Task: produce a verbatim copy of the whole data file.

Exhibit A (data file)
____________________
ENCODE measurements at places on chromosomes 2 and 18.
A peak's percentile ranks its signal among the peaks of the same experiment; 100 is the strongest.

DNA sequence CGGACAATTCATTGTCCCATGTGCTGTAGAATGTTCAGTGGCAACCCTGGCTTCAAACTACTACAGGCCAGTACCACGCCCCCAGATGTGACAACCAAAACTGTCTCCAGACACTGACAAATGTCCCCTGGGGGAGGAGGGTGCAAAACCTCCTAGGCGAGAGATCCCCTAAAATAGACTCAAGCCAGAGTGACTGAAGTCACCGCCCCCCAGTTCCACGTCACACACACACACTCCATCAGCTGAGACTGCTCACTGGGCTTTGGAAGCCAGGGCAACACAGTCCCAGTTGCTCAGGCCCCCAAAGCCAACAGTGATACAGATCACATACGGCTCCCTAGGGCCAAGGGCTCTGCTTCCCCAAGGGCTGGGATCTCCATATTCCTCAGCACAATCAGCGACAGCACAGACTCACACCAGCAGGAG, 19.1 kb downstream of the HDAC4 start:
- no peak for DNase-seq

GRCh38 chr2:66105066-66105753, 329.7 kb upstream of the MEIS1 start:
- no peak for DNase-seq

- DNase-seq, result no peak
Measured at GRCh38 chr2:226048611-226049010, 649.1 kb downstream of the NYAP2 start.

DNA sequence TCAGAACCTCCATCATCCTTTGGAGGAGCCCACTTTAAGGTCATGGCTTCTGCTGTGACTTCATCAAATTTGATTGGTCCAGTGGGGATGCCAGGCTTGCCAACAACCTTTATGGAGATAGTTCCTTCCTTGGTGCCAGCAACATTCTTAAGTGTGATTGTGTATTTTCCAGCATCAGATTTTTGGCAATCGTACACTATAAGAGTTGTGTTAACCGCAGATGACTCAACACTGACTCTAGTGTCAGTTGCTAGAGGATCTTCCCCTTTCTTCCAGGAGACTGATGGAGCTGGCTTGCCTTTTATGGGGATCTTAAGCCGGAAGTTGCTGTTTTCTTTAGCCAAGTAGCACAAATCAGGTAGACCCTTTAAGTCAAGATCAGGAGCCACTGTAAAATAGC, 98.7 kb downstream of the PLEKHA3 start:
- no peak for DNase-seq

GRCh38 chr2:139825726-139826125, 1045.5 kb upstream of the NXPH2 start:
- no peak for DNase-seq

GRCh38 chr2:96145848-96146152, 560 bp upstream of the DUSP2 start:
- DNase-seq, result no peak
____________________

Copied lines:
ENCODE measurements at places on chromosomes 2 and 18.
A peak's percentile ranks its signal among the peaks of the same experiment; 100 is the strongest.

DNA sequence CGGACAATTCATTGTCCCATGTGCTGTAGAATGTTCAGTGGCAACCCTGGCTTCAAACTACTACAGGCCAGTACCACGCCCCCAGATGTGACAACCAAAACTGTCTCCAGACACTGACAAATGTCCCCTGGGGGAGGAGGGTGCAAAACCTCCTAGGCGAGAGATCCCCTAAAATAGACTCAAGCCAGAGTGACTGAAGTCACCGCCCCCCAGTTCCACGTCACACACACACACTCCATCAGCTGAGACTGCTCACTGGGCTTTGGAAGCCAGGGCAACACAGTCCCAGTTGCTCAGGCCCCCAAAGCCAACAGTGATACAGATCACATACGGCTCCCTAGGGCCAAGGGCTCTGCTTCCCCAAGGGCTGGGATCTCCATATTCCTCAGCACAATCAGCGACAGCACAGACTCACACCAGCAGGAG, 19.1 kb downstream of the HDAC4 start:
- no peak for DNase-seq

GRCh38 chr2:66105066-66105753, 329.7 kb upstream of the MEIS1 start:
- no peak for DNase-seq

- DNase-seq, result no peak
Measured at GRCh38 chr2:226048611-226049010, 649.1 kb downstream of the NYAP2 start.

DNA sequence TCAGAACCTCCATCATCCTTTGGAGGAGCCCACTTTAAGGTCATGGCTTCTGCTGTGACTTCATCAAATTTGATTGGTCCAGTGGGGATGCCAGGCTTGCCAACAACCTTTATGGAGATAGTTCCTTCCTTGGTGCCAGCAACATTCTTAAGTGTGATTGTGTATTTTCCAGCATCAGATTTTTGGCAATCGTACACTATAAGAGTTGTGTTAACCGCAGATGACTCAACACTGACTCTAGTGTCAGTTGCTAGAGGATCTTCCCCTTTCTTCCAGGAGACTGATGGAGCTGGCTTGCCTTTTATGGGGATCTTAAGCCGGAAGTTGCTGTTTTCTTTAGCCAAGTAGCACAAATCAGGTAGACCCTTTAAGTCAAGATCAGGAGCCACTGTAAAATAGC, 98.7 kb downstream of the PLEKHA3 start:
- no peak for DNase-seq

GRCh38 chr2:139825726-139826125, 1045.5 kb upstream of the NXPH2 start:
- no peak for DNase-seq

GRCh38 chr2:96145848-96146152, 560 bp upstream of the DUSP2 start:
- DNase-seq, result no peak